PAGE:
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p305 My Dear G Glenny, - One thing that you relate gave me much to think of, as indeed it has been a subject of thought pretty often for a long while, nor am I sure that I have the Lord's mind clear upon it. I think evangelising the greatest privilege of any in respect of gifts, though I am not an evangelist, only when I can, do the work of one as well as I can. That is not my difficulty, but what you say: that the evangelisation has enfeebled the teaching the saints. The gifts are clearly distinct, but I do not see that one should enfeeble the other. Paul assuredly evangelised, and as surely taught, and taught in evangelising: witness the Thessalonians: and if he did not look for, he certainly found, present fruit. He distinguishes being a minister of the gospel and a minister of the church, to fulfil (complete) the word of God. This is not in the Thessalonians: all is personal, not corporate. We must be with God for each, as called of Him to it; and then I do not see why power should not be for both. But a certain salvationism, instead of Christianity, I think has to say to it, which God may bless, but which carries its effect with it. Few carry in their mind, "I endure all things for the elect's sake." It is a general idea that God is love, and would have all men to be saved, which is blessedly true; but thus it ends in being saved, man's safety. There is no purpose of God in it, no glory of Christ - all called upon to bow to and own Him. Hence as to the preacher's state of mind, when he has got the person saved, and this confessed, he is content, goes no further: God's interest in His own is lost, which leads on to building them up. If we were with God about them, the heart would soon be drawn out in testimony to them. There is another thing - glory to Christ in His church. This I confess greatly absorbs my spirit, though I be a poor hand for this work too: but this leads us to prayer for saints, so also to testimony to them.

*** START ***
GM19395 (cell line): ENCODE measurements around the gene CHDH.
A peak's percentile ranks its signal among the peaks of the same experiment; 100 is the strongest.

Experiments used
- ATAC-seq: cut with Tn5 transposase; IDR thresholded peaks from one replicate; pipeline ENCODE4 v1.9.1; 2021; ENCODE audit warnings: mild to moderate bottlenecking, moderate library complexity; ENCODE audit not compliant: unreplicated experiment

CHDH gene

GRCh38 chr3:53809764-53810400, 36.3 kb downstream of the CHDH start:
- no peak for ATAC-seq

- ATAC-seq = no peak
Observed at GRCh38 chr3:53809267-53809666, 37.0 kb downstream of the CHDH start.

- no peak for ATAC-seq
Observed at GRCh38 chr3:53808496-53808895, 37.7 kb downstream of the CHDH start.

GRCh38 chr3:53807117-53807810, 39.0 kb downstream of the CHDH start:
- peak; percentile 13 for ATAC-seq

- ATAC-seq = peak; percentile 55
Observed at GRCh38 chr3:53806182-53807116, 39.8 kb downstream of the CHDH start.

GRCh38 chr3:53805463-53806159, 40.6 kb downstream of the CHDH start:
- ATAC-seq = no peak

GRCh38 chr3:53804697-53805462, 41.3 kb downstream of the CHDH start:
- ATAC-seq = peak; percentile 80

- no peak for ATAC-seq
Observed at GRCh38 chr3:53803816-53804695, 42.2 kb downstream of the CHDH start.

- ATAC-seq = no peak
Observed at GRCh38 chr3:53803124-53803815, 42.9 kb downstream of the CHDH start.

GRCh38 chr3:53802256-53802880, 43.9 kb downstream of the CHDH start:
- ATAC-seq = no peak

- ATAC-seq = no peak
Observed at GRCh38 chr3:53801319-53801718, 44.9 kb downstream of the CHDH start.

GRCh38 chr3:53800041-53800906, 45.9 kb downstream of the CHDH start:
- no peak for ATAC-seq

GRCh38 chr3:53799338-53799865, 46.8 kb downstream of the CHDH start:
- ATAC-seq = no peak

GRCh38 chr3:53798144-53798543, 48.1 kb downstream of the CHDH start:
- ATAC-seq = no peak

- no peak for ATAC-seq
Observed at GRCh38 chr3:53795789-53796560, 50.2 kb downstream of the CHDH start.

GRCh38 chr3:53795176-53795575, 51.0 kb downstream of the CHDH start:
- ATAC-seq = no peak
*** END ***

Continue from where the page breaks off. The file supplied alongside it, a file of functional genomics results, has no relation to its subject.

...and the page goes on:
The evil is not earnest devotedness to evangelising - it is itself the way of blessing to an assembly, or rather God's working in one by His presence builds up the other - it is being absorbed by it. But this affects the evangelising itself; there is less of Christ in it, more of man's importance, and when pursued in a revival way, more of delusive work; it never gives a solid foundation to build upon. I should be most loath to weaken evangelisation: I believe God is blessing it, specially for gathering out in these last days, and it is healthful for an assembly that their hearts are engaged in it. At the very beginning it characterised brethren, and I trust still does, though it be more common now on all hands. The love exercised in it binds also saints together. But God is in a great professing body, awakening them to their state, and this has its importance also: the cry that awoke the virgins was not the gospel, ordinarily so called. Finally, the hand cannot say to the foot I have no need of you. I do not reject the joy of counting converts, but we must not lean upon it: "When ye shall have done all these things which are commanded you, say, We are unprofitable servants; we have done that which was our duty to do." The bond of service to Christ is kept up, and that is of great importance. It is not referring the effect to our work but our work and heart to Him.

I am sure if we were near Christ we should do both well, assuming of course that Christ has called us to it. Do not be content to put one in place of the other, but see what Christ means by it. Be with Christ about the saints when you have to say to them. Be with Christ as to both, and then see what is the result. The question in general has very long pressed upon me in connection with the spiritual activities of the day. I have never been allowed to see much fruit, and have been more blessed in bringing to peace than in awakening. There is One, thank God, who is above all, and does all: let us look to Him. The Lord be abundantly with you, and guide you both in heart and work, and keep you in much enjoyment of Himself, serving from Him as well as for Him.

Your affectionate brother in. Christ.

New York, November, 1874.